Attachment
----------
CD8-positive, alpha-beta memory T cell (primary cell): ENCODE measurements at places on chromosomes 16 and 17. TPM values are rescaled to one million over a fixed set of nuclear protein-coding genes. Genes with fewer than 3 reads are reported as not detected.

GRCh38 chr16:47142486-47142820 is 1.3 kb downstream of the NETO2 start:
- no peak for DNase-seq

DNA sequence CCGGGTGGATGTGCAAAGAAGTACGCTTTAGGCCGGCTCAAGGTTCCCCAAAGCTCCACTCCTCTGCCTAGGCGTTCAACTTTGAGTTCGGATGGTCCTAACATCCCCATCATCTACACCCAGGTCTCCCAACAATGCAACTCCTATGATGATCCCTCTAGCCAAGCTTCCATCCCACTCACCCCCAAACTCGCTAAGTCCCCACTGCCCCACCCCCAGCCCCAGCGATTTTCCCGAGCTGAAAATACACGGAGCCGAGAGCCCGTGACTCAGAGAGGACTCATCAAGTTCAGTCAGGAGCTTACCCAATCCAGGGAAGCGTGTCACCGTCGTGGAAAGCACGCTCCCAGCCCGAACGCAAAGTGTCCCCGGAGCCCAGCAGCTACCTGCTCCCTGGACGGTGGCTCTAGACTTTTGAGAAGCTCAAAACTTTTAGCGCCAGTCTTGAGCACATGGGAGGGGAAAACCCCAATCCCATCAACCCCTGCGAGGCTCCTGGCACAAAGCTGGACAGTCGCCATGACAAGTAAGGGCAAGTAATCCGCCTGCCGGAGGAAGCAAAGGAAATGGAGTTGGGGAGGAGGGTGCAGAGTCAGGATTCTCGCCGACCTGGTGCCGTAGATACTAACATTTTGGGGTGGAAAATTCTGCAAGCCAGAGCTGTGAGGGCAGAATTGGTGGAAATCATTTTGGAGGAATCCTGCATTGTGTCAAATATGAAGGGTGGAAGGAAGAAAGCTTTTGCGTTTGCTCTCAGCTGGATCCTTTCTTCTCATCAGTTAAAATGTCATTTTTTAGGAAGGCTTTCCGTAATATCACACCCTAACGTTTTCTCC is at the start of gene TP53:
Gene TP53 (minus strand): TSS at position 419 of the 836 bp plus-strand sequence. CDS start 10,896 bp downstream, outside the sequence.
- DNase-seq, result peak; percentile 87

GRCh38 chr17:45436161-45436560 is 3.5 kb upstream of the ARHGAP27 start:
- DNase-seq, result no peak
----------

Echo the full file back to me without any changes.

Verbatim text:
CD8-positive, alpha-beta memory T cell (primary cell): ENCODE measurements at places on chromosomes 16 and 17. TPM values are rescaled to one million over a fixed set of nuclear protein-coding genes. Genes with fewer than 3 reads are reported as not detected.

GRCh38 chr16:47142486-47142820 is 1.3 kb downstream of the NETO2 start:
- no peak for DNase-seq

DNA sequence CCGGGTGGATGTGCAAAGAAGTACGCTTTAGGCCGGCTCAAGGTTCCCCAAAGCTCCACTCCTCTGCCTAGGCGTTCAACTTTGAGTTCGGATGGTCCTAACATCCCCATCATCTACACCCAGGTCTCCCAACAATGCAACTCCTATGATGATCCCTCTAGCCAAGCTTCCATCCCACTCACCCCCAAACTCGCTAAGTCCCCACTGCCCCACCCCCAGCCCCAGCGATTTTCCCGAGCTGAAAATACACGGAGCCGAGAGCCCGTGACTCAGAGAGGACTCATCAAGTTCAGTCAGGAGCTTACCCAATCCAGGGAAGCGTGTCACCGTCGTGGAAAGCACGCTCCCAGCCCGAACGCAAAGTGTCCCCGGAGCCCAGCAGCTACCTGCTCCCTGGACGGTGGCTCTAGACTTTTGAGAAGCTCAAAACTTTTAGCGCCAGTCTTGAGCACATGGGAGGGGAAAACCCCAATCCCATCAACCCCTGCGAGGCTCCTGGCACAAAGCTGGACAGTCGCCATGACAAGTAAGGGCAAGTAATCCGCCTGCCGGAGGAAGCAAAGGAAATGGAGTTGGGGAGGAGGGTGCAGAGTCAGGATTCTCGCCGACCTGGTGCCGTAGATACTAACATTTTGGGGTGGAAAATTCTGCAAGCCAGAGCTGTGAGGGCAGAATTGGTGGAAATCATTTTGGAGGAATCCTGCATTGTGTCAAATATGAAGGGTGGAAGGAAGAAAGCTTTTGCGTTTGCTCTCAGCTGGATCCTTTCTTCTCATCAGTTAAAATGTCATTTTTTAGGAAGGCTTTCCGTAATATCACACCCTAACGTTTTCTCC is at the start of gene TP53:
Gene TP53 (minus strand): TSS at position 419 of the 836 bp plus-strand sequence. CDS start 10,896 bp downstream, outside the sequence.
- DNase-seq, result peak; percentile 87

GRCh38 chr17:45436161-45436560 is 3.5 kb upstream of the ARHGAP27 start:
- DNase-seq, result no peak